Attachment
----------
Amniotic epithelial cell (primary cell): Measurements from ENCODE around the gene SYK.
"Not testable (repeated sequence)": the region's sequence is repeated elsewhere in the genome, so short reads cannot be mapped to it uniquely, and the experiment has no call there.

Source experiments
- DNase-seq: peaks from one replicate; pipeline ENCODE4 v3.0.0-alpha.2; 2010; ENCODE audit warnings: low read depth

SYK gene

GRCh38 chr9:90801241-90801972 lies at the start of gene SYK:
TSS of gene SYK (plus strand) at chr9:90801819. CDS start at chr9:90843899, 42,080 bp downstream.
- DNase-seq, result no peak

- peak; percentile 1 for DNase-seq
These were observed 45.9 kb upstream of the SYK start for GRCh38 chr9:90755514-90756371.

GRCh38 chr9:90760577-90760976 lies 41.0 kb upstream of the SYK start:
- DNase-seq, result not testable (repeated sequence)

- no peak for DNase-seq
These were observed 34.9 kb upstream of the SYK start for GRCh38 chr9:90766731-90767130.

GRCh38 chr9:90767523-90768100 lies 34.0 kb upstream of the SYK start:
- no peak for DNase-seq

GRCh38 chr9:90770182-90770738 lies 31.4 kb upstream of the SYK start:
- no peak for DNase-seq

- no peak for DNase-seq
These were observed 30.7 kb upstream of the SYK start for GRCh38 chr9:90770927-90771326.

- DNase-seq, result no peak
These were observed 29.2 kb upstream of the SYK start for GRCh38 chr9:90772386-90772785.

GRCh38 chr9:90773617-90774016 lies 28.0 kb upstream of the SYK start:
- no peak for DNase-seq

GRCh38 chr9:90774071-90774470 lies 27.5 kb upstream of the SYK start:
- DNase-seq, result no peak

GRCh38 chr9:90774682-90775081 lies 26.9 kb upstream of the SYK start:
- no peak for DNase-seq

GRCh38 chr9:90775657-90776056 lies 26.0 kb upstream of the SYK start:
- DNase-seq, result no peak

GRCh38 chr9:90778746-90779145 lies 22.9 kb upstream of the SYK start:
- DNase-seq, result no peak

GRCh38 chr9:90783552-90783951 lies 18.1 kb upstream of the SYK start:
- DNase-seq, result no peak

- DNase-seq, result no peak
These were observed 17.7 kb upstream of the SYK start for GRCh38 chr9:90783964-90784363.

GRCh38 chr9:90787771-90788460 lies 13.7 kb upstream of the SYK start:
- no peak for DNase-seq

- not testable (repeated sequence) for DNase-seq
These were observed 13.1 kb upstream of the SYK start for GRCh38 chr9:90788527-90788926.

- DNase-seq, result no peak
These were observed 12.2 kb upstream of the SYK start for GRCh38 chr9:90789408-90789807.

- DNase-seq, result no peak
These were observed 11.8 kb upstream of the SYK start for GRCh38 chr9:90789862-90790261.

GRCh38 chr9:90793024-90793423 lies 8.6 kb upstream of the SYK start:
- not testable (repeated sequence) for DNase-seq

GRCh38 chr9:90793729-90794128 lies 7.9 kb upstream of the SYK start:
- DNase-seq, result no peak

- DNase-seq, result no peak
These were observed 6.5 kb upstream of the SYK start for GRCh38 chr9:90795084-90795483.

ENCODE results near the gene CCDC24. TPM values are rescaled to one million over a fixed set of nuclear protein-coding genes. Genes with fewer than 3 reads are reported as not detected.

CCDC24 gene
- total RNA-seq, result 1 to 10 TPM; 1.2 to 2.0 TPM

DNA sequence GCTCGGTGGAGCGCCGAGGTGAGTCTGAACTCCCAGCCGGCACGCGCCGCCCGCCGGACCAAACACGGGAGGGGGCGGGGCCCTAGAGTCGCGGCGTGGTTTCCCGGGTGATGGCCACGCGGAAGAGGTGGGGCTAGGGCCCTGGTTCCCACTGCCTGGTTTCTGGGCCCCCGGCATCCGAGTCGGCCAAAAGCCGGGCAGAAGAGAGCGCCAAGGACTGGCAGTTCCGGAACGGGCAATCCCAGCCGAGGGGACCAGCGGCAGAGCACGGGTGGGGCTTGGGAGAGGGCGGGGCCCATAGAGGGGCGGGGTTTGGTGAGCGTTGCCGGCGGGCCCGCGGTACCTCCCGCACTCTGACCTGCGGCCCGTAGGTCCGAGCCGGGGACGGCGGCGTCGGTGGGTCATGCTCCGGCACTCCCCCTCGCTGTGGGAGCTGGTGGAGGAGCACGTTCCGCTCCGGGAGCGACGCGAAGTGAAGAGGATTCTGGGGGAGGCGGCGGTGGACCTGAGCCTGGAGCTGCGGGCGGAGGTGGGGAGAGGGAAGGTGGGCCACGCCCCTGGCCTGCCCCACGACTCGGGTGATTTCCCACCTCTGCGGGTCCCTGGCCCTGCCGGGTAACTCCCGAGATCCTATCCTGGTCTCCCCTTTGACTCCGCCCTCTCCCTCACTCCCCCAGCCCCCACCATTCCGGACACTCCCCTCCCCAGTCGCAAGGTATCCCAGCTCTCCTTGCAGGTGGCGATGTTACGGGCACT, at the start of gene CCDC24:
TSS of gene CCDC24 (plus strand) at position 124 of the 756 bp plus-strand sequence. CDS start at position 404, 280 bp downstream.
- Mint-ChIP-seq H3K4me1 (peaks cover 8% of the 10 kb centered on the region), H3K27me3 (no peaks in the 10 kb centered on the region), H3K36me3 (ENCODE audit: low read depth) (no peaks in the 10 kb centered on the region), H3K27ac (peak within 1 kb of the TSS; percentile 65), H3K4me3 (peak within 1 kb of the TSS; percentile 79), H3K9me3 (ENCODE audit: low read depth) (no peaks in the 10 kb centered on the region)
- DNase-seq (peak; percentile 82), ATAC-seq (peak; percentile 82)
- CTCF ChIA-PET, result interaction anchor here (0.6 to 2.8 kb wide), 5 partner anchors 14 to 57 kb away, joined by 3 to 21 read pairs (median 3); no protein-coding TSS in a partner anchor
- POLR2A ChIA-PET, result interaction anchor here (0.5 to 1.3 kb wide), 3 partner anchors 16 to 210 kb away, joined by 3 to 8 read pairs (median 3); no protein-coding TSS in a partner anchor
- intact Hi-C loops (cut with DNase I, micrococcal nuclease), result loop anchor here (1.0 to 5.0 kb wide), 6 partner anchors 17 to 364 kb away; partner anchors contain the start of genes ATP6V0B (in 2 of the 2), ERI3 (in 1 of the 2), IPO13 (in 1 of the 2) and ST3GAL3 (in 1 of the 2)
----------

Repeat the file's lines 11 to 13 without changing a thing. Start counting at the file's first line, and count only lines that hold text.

GRCh38 chr9:90760577-90760976 lies 41.0 kb upstream of the SYK start:
- DNase-seq, result not testable (repeated sequence)

- no peak for DNase-seq